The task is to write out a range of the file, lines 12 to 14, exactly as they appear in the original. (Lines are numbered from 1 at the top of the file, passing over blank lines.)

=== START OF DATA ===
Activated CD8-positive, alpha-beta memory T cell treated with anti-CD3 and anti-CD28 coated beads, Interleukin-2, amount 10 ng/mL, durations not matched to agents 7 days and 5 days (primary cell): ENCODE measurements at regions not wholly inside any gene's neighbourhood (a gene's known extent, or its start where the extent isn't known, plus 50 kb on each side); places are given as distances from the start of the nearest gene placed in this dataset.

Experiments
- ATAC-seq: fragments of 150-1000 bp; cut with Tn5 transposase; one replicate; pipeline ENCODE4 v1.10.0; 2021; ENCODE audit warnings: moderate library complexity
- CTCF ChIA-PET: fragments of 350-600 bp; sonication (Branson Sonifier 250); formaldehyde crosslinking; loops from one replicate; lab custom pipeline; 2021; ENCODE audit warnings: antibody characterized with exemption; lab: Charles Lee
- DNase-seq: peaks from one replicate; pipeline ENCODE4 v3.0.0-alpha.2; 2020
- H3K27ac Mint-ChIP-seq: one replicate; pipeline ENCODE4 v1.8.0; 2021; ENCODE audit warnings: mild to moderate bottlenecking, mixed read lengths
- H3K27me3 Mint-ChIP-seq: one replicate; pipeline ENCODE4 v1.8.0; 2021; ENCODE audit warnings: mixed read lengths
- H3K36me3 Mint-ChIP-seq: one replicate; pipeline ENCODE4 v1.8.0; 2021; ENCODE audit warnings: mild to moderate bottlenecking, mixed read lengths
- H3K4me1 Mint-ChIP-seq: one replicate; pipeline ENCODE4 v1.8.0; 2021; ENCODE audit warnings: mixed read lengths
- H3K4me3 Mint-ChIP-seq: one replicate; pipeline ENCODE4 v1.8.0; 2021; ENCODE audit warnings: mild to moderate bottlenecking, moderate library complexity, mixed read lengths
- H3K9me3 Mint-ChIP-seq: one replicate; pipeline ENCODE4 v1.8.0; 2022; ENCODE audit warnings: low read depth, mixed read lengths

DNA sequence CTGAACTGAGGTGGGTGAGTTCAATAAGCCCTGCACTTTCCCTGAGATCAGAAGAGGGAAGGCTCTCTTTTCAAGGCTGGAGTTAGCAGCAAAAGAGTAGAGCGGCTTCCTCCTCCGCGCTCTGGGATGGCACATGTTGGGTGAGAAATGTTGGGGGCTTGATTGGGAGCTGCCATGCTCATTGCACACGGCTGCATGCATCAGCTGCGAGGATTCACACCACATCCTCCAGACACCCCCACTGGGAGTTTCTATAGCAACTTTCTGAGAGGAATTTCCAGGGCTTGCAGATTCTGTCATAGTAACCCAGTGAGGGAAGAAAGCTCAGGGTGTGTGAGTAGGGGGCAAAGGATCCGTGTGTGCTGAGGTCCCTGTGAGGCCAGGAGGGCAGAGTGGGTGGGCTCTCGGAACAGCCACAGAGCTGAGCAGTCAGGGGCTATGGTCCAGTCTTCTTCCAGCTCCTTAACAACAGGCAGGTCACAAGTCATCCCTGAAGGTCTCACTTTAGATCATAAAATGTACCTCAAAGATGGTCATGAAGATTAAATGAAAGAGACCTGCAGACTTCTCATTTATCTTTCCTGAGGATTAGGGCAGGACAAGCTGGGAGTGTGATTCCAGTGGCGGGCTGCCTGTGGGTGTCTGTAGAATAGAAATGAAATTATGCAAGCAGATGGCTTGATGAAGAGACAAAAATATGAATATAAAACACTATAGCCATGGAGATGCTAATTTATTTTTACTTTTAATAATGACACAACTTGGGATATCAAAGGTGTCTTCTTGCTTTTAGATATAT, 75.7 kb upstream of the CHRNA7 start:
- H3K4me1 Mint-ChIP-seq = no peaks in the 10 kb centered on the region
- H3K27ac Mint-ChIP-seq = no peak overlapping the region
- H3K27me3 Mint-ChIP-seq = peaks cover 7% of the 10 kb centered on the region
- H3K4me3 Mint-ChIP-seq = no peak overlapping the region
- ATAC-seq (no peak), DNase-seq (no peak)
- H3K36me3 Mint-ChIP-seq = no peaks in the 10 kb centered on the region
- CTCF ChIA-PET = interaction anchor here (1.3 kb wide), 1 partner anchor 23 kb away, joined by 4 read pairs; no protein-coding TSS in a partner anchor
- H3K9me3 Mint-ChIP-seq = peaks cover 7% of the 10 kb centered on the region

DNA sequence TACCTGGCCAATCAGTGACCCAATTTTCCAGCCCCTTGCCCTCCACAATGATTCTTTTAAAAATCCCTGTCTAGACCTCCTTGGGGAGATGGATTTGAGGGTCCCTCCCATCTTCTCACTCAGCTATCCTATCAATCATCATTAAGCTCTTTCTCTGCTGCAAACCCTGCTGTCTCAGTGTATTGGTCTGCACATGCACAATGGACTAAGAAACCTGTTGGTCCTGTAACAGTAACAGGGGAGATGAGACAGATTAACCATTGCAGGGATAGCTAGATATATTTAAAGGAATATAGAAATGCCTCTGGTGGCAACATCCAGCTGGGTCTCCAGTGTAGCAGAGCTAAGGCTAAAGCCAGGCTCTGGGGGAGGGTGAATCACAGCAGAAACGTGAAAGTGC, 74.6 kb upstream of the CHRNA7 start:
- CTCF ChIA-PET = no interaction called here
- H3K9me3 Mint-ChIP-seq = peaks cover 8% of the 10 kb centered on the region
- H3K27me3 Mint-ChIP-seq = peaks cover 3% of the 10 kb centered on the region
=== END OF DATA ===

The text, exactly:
DNA sequence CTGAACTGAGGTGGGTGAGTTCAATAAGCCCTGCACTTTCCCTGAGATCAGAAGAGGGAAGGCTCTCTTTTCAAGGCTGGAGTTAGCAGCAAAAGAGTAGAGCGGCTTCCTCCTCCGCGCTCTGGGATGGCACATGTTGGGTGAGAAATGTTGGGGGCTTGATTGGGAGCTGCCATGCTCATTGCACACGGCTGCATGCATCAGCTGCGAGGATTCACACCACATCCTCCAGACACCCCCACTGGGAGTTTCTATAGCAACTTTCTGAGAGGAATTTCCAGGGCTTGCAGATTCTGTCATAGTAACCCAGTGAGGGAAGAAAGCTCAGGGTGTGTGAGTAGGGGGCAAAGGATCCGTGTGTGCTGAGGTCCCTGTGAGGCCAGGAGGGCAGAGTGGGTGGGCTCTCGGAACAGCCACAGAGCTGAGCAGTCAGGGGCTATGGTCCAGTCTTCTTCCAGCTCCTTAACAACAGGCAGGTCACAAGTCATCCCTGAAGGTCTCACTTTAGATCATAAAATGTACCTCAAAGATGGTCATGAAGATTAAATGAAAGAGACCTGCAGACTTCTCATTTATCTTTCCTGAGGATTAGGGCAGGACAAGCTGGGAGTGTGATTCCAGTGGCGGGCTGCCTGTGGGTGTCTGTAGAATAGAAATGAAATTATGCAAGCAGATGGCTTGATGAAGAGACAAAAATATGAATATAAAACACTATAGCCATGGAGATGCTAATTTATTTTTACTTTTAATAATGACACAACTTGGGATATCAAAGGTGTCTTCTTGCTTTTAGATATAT, 75.7 kb upstream of the CHRNA7 start:
- H3K4me1 Mint-ChIP-seq = no peaks in the 10 kb centered on the region
- H3K27ac Mint-ChIP-seq = no peak overlapping the region